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When the King Came by  George Hodges


 

 

IN THE STREETS OF JERICHO

[286] THE way to Jerusalem lay through Jericho. The city stood in the valley of the Jordan, between the river and the hills, in the midst of palm-trees, and was great and beautiful. It was a place of business, being a station on an important road, and had a custom-house where publicans took the toll and made merchants pay a fee for carrying their goods across the border. And chief among the publicans was a man named Zacchæus, whose office had made him rich; but the riches of Zacchæus had not made him respected. The publicans were everywhere hated by the Jews, because they were in the service of the Romans. The taxes which were paid at the custom-house were not spent, like our taxes, for roads and school-houses, but were sent to Rome to increase the wealth of Roman nobles. Accordingly, Zacchæus, while he was one of the richest citizens of Jericho, was one of the most unpopular. [287] None of the nice people, as we say, would associate with him.

When the news came to Jericho that the Prophet of Nazareth would pass that way on his journey to Jerusalem, even Zacchæus heard it. All the people were interested in his coming, but nobody was more interested than the publican. He had heard that there was a publican among our Lord's twelve friends. There was a great crowd, however, in the streets of Jericho. The season of the Passover was every day bringing companies of pilgrims through the city on their way up the Red Road to the feast. When our Lord came, many came with him, especially from Galilee. For, in spite of the Pharisees, there were still good men in Galilee, who believed in him with all their hearts. Indeed, there were so many following him to Jerusalem that it seemed a little like an invasion. People whispered one to another—First Citizen and Second Citizen putting their heads together—that he was on his way at the head of his disciples to make himself a king, to meet the Pharisees and Sadducees who [288] had threatened his life, and to drive them from their seats of power. All the more on that account were the men of Jericho desirous to see him. So the street which ran through the heart of the busy town was filled with a great multitude; all the windows were open, and heads were thrust out, watching for him.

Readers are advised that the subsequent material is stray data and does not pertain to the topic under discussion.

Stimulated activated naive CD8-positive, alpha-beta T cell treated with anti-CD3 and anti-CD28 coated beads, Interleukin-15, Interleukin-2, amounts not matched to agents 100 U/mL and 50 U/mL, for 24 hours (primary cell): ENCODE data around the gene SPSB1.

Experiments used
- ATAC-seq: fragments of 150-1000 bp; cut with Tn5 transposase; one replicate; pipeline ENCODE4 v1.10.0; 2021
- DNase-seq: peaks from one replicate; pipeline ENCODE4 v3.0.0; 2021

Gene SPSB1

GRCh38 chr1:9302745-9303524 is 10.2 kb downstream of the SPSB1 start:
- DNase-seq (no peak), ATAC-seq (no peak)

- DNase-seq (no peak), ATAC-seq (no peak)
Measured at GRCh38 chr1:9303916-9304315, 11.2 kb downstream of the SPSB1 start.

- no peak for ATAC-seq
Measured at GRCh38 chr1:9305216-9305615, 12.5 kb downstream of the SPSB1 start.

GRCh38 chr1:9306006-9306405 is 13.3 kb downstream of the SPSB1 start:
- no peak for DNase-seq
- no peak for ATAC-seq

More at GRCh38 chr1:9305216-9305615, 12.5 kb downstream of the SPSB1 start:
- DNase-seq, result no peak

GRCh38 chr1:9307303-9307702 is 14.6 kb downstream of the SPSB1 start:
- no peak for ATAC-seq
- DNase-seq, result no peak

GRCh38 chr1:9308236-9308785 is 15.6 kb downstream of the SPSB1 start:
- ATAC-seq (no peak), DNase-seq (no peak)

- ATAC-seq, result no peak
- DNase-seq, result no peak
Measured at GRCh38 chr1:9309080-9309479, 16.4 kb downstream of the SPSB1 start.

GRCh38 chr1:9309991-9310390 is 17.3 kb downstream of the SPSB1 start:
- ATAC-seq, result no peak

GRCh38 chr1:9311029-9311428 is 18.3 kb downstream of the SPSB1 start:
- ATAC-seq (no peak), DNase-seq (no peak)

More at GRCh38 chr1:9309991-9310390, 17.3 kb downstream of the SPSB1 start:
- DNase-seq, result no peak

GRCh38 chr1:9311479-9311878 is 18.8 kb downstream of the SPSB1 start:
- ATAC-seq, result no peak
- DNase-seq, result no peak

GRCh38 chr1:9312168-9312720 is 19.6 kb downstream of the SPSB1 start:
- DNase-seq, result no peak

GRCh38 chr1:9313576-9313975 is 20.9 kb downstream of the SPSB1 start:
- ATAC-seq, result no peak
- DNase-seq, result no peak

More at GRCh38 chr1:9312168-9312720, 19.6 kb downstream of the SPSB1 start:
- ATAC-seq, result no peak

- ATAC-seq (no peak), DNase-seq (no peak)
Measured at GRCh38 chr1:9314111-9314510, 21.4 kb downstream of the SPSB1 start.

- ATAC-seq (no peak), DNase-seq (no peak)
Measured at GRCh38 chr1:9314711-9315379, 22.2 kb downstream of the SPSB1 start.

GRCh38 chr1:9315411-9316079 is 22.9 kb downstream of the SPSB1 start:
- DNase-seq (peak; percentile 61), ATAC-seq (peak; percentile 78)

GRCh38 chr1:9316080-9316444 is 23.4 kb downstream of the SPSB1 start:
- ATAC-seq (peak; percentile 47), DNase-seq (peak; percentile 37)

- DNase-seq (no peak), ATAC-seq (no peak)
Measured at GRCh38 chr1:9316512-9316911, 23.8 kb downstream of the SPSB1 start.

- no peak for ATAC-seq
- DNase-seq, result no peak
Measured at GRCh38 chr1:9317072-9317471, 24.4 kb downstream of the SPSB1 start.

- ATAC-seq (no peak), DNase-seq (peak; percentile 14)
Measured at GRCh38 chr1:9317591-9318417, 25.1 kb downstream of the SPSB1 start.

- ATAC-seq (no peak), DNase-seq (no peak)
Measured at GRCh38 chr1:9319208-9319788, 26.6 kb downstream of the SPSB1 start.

But Zacchæus was little of stature. Go where he would along the main street, there was always some large, tall person between him and the middle of the road. He could not see. Any boy knows what he himself would have done in such a case; and Zacchæus, man as he was, did just that thing. He ran along before the procession and climbed up into a tree. Then they came, the Lord, and the Twelve, and the pilgrims from Galilee. It was not much of a procession, for a boy. There was not a uniform, or a flag, or an instrument of music from its beginning to its end. All that the boys saw was a line of dusty men, in the dress of farmers and fisher-folk, looking very tired after a long journey. But the publican saw more than that. In the midst walked [289] the Master, the Prophet of Nazareth, the friend of publicans. Zacchæus looked at him with all his eyes, and with his heart also.